Check out the Harbinger Down website at harbingerdown.com for the latest updates.
Help ADI (the team behind the practical effects in The Thing Prequel) create a completely CGI-free creature feature extravaganza by lending your support to their kickstarter funding campaign. There’s just two days to go and the $350,000 total is tantalisingly close.
Find out more and lend your support at www.kickstarter.com/projects/1117671683/harbinger-down-a-practical-creature-fx-film
Give as much as you can and share the link far and wide. This is probably the closest we’ll get to seeing what the Thing prequel could have been. Support tradition and be a part of history.
On the back of Thing fan support, the practical effects maestros behind the The Thing Prequel hope to shoot a completely practical effects-based movie inspired by The Thing – and they need your help!
Here’s ADI’s Alec Gillis with an exclusive video just for you announcing the project:
To say we’re excited here at Thulestation.com is a massive understatement. We’re over the moon! Instead of waiting in vain for Hollywood to come around, Alec and Tom have listened to the fans and turned to crowd funding site Kickstarter for help to make the project a reality.
“Harbinger Down: A Practical Creature FX Film“, is a labor of love inspired by the overwhelmingly positive response from Thing fans on thulestation.com, The Thing Legacy Facebook page and Outpost 31. Alec Gillis will write and direct. Tom Woodruff Jr will produce. Aliens legend Lance Henriksen is set to star!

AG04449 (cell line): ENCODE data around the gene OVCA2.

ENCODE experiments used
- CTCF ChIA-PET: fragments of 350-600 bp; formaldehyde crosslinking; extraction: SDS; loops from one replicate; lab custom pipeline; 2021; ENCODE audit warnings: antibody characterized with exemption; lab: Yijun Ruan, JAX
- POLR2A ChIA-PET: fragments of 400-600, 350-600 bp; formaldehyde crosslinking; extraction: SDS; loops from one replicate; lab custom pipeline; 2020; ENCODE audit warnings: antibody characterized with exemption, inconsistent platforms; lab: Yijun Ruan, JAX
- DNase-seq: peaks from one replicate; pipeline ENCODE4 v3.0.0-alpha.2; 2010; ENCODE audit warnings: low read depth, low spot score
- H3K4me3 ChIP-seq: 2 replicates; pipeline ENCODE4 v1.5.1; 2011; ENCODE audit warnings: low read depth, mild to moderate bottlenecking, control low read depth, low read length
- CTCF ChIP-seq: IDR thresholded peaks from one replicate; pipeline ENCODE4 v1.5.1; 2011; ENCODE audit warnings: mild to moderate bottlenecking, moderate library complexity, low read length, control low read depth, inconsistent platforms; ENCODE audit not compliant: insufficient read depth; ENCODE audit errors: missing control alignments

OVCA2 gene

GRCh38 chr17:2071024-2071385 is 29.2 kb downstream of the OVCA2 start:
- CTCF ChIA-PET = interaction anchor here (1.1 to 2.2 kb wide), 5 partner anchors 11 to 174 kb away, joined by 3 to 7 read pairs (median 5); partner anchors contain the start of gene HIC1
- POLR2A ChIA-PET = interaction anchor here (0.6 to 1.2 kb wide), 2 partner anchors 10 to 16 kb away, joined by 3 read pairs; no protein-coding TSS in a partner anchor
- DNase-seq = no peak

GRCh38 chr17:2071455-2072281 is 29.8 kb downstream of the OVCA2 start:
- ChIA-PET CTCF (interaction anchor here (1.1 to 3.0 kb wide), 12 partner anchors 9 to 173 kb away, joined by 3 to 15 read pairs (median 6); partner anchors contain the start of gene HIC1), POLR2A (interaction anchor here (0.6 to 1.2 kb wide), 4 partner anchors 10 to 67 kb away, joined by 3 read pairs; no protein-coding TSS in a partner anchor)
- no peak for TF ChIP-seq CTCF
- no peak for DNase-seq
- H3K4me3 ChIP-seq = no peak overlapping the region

“The support that you and your members have given ADI has been truly tremendous and inspiring. So much so, Alec and Tom decided to do a film ‘The Thing’ inspired. Things they wanted to do on ‘The Thing’ will be put into effect. There will be no digital creatures in this film,” ADI said in an exclusive interview for thulestation.com.
Many of us were gutted by the replacement of Tom and Alec’s wonderfully imaginative and skilfully constructed creature set pieces by digital counterparts in the Thing Prequel, especially after having viewed the many behind-the-scenes videos released by ADI.
“We want to prove that good movies don’t have to cost 100 million dollars. We want to prove that there are non-traditional alternatives for filmmakers. We want to prove that practical creature effects still have a place in modern film-making,” they said.
ADI are seeking 350K to fund the project, but hopefully we can help them surpass that.
Head over to ADI’s Kickstarter Campaign page to lend your financial support. You can also help by sharing the link and letting your friends and contacts know about the project on social media. We’ll keep you updated on thulestation.com and you can also get the latest updates on the ADI Facebook page.
You can also check out their exclusive video for Outpost31 (that features the Thing graveyard).
The guys from ADI have given us an exclusive behind the scenes look at how the Jonas-Thing was created and filmed on set. Check out the video below. They’ve also given us an exclusive interview which goes into detail on how the effect came to life from development through to the shoot itself.